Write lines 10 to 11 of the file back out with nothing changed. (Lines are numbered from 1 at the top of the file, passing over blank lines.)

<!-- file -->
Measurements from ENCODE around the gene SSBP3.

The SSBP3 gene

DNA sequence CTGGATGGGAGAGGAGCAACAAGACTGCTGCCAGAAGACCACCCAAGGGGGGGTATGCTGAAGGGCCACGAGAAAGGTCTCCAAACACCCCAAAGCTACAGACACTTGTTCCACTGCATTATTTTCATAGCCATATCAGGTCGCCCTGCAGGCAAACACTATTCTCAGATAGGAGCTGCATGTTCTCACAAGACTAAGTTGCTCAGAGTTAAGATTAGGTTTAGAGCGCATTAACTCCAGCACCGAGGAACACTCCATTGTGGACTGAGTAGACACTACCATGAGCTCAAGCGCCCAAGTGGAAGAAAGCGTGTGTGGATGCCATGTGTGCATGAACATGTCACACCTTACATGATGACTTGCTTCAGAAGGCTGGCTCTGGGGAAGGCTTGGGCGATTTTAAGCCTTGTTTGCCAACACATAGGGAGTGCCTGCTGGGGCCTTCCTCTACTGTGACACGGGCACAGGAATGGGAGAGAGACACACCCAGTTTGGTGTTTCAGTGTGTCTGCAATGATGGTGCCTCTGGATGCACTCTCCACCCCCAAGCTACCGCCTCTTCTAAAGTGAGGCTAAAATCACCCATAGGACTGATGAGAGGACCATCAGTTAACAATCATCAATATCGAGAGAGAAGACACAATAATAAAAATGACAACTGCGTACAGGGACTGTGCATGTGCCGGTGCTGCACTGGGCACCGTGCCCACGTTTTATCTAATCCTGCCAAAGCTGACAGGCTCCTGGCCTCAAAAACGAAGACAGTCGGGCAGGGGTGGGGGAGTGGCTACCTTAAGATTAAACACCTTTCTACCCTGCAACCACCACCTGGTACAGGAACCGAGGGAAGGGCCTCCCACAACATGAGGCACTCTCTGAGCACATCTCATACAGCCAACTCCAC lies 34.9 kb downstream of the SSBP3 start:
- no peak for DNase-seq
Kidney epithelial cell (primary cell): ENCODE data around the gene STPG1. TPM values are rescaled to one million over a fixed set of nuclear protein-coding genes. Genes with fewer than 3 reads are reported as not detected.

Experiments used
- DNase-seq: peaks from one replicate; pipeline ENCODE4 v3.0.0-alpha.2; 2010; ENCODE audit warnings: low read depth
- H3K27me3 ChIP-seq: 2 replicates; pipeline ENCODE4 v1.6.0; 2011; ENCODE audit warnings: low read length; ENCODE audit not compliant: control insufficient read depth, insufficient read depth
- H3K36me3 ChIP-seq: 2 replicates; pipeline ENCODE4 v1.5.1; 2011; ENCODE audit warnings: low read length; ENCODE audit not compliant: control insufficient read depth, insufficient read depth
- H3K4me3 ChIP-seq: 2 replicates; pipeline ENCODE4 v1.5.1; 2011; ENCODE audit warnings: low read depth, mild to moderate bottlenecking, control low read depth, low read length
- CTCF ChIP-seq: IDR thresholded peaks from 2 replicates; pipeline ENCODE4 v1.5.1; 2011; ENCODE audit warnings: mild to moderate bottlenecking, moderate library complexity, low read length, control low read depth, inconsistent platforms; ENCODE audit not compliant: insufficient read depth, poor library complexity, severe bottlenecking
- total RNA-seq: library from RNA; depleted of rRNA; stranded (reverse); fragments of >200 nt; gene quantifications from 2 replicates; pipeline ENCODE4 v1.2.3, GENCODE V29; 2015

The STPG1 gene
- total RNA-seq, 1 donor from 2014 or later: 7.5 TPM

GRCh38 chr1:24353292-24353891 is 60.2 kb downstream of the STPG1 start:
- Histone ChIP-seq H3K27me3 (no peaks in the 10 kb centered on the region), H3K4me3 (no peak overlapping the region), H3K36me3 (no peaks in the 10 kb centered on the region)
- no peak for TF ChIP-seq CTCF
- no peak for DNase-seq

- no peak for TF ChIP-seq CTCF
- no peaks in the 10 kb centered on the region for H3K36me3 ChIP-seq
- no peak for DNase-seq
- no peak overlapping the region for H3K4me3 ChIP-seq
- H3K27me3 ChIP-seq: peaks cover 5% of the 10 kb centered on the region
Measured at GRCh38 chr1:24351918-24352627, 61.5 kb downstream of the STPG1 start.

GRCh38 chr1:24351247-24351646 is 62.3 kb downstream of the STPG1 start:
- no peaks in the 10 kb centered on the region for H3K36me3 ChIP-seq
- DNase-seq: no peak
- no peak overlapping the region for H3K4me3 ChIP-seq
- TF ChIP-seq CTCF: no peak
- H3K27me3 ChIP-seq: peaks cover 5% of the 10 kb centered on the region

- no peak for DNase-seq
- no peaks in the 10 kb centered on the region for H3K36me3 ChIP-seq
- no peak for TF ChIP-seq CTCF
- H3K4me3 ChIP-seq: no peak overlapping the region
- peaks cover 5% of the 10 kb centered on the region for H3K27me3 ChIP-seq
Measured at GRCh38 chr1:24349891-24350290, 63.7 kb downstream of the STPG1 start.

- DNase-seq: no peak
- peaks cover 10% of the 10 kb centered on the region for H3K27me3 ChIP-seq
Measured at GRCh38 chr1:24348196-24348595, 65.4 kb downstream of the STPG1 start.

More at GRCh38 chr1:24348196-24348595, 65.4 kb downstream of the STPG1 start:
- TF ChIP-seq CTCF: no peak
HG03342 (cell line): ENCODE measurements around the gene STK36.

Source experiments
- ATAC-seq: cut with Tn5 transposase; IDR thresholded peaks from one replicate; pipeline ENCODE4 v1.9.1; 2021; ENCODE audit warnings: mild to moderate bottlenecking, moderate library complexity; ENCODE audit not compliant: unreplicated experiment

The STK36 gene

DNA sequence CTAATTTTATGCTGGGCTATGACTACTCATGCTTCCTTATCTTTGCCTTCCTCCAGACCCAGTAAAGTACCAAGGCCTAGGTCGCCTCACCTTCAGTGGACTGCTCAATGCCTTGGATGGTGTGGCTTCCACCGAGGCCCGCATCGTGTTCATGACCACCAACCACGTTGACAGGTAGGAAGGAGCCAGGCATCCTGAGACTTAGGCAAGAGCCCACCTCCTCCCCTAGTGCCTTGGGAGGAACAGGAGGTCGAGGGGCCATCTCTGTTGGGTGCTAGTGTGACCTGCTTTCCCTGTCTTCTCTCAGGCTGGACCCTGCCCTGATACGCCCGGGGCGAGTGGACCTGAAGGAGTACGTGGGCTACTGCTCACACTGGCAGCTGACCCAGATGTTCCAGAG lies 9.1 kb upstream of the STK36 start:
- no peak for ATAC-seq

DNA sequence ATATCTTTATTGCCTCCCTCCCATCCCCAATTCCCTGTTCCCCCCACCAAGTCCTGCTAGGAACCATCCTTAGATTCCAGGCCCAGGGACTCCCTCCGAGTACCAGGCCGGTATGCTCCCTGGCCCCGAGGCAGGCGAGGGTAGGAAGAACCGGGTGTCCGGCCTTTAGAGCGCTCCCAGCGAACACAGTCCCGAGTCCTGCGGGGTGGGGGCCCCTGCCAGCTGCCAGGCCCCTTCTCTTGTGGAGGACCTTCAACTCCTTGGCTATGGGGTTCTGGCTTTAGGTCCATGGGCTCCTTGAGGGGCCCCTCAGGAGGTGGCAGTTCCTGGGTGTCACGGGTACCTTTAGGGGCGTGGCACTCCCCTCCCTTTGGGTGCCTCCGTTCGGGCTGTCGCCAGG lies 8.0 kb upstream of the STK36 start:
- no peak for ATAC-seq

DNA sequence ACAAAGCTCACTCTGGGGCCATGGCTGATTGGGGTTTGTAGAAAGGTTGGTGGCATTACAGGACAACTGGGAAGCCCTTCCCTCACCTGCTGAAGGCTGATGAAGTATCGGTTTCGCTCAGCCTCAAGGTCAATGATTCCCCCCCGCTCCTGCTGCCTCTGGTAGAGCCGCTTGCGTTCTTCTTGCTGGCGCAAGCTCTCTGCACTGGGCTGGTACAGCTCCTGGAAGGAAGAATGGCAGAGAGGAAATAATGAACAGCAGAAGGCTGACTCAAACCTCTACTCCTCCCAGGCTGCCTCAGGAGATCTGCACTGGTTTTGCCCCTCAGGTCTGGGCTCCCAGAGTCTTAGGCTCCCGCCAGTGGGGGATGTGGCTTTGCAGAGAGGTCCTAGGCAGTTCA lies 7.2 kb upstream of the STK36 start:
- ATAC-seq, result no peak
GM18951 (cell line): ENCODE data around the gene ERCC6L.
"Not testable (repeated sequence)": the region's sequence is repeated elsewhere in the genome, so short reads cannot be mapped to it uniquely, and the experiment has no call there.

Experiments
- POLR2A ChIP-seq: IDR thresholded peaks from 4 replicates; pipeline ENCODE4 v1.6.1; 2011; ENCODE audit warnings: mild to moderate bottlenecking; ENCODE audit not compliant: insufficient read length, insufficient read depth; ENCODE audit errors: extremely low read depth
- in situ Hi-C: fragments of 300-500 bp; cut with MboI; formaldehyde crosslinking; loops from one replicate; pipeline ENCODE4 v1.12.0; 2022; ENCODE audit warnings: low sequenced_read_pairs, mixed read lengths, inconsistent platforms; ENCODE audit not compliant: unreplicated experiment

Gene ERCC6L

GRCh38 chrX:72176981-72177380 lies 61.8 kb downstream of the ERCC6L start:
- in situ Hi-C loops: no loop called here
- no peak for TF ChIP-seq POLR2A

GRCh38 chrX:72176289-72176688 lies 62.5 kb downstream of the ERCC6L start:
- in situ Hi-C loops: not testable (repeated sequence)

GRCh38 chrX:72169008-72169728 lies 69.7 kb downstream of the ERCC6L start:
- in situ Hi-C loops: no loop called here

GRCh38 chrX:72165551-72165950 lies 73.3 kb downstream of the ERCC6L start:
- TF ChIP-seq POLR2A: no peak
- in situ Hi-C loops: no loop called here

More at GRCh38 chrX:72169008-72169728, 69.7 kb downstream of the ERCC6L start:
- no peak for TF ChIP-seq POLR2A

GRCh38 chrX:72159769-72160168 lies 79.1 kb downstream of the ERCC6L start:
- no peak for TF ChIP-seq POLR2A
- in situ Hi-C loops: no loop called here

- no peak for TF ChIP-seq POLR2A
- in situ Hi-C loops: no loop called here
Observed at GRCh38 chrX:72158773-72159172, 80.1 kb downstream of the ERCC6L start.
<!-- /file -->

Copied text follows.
- H3K4me3 ChIP-seq: 2 replicates; pipeline ENCODE4 v1.5.1; 2011; ENCODE audit warnings: low read depth, mild to moderate bottlenecking, control low read depth, low read length
- CTCF ChIP-seq: IDR thresholded peaks from 2 replicates; pipeline ENCODE4 v1.5.1; 2011; ENCODE audit warnings: mild to moderate bottlenecking, moderate library complexity, low read length, control low read depth, inconsistent platforms; ENCODE audit not compliant: insufficient read depth, poor library complexity, severe bottlenecking